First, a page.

How would you like to have Snoop Dogg say hello for you on your answering machine?
Or send your friends a celebrity greeting from Kendall Jenner? Birthday or anniversary wishes from James Stewart? (The motorcross racer, not the movie star.)
I wouldn’t either, but it’s a new and perhaps not-surprising trend being marketed by several companies, such as this one. In this day of digital files it’s a pretty simple idea, and I’m surprised it isn’t more wide-spread: getting celebrities to customize greetings or messages from you, mentioning your name, acting as though they’re hanging with you. I’d expect to hear the voices of Morgan Freeman (“You’ve reached Kevin’s answering machine. But Kevin is out somewhere, we don’t know where or when he’ll return. Some bids are not meant to be caged. Their feathers are too bright…”) or Gwyneth Paltrow (“Hi, you’ve reached Gwynnie, but I’m busy cooking with celebrity chef Mario Batali right now, so leave a macrobiotic message and I’ll call you when I’m finished redecorating the spare room in my fabulous New York apartment.”)
However, neither of those celebrities is part of the website. In fact, I think it’s a stretch to call a lot of these people (University of Kansas basketball coach Bill Self, rapper Ice-T, Real Housewives of Atlanta star Phaedra Parks, television “personality” Coco) honest celebrities at all. And there are a lot of stale or fallen celebs, such as Catherine Bach from The Dukes of Hazard and disgraced baseball star Pete Rose, whom I’ve blogged about before, incredibly. And of course, there are a couple of Jenners/Kardashians, because, well, there always seem to be Jenners/Kardashians.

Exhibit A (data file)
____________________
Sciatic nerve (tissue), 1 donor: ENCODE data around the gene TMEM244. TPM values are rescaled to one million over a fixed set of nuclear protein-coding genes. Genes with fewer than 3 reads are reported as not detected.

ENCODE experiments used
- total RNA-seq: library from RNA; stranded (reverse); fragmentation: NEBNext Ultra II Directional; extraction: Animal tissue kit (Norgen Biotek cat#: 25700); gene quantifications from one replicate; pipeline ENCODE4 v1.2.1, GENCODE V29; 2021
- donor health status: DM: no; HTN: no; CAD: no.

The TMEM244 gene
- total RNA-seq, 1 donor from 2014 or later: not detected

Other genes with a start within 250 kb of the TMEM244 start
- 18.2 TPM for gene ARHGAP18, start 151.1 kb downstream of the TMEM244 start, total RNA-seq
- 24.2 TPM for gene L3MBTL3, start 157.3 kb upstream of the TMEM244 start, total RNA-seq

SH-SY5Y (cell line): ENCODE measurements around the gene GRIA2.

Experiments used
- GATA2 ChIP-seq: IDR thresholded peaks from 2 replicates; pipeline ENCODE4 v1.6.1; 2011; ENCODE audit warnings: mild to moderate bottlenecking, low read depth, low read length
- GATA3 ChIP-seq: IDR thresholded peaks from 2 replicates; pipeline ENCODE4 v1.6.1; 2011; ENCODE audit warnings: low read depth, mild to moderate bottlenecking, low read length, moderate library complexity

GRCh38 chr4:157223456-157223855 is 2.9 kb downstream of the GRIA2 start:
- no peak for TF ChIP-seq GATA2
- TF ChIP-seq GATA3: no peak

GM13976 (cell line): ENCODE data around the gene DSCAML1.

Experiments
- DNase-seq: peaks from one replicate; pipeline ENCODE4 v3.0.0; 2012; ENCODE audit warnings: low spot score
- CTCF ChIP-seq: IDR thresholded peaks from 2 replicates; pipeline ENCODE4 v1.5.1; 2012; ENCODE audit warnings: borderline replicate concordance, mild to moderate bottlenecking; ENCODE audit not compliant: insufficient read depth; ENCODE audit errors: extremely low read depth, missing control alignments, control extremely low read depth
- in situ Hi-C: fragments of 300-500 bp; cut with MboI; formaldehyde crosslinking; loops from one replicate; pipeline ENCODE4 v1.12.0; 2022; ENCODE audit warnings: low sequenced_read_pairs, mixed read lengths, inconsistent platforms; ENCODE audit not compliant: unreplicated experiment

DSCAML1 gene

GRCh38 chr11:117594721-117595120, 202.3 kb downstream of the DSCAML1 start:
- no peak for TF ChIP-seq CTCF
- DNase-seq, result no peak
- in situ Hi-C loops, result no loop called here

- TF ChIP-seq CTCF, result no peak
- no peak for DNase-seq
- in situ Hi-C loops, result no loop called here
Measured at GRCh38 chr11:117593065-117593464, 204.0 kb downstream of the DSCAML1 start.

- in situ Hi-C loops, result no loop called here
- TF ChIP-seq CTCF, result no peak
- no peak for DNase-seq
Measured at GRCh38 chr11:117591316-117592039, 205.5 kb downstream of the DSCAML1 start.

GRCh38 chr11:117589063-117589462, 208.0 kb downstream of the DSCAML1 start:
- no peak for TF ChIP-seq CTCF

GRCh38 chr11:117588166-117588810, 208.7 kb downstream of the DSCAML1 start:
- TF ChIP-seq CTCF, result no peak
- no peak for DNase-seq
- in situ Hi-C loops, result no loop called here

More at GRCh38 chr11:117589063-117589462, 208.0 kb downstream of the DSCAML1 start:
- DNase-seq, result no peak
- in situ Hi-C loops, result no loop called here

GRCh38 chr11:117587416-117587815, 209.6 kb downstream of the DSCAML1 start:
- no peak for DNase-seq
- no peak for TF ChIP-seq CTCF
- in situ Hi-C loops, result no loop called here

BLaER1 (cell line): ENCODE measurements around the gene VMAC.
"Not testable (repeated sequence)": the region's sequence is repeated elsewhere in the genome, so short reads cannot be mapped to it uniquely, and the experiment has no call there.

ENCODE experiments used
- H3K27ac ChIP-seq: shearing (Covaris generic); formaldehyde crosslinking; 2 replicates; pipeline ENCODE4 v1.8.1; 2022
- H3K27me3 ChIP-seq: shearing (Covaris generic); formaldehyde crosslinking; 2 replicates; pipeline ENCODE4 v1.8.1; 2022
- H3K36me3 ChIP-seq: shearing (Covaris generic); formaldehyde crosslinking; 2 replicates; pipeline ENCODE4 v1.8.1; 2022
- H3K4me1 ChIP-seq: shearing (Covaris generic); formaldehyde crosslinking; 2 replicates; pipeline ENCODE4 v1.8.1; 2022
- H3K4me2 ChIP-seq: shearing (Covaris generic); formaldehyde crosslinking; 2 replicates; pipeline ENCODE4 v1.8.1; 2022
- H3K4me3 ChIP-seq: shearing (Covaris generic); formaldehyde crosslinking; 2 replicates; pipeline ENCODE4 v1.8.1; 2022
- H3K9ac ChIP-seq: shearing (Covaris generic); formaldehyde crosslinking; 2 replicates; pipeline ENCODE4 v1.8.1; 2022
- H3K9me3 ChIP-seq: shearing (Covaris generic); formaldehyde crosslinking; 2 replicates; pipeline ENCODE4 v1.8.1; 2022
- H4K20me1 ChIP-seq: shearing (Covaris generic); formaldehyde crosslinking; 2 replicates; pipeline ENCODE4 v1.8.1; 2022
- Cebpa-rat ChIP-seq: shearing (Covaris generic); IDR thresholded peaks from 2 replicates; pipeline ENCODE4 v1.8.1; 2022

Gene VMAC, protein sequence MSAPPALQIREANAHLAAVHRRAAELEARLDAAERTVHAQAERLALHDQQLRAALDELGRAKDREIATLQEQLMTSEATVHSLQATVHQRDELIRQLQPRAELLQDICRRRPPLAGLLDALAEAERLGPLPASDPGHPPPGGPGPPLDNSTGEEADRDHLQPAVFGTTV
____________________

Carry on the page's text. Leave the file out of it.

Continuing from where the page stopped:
But you can get messages from the likes of Justin Bieber, who was a genuine celebrity even before he started making orange the new black. I imagine a greeting from him might go like, “Yo, this is the Beebs, answering Jim’s machine because they paid me lots of money to. Jim’s not here, but give me your number and I’ll call back and spit on you.” Actually, though, you can just click on the sound samples to hear some possible messages.
I wonder what the turn-around is for these things (they are supposedly customized). I also wonder how many people on the receiving end will just assume it’s a celebrity impersonator and not be all that impressed. Many years ago, back in the early 90s, I misdialed a number and got someone doing a perfect Jack Nicholson on their machine. It was so impressive I remembered the number and would call back once in a while just for a laugh. (The guy never seemed to be home.)
It’s amazing the hold celebrities have on people that they would want one to talk on their voicemail, especially since most of them don’t leave particularly amusing or funny messages, judging by the samples. I also wonder why anyone would be impressed at this point by Charlie Sheen or Justin Bieber to pay money for their voice, even if it’s only four bucks per recording. As for some of the others…well, Dr. Phil? I think anyone who wants some of these people on their answering machine needs someone like Dr. Phil. But a real doctor. Not a celebrity. Just my opinion, and what do I know? I don’t even have my own voice greeting on my phone. I just kept the generic one that came with the machine, which has all the personality of, well, a machine: Hel-lo. Leave a mes-sage at the tone—BEEEEEP.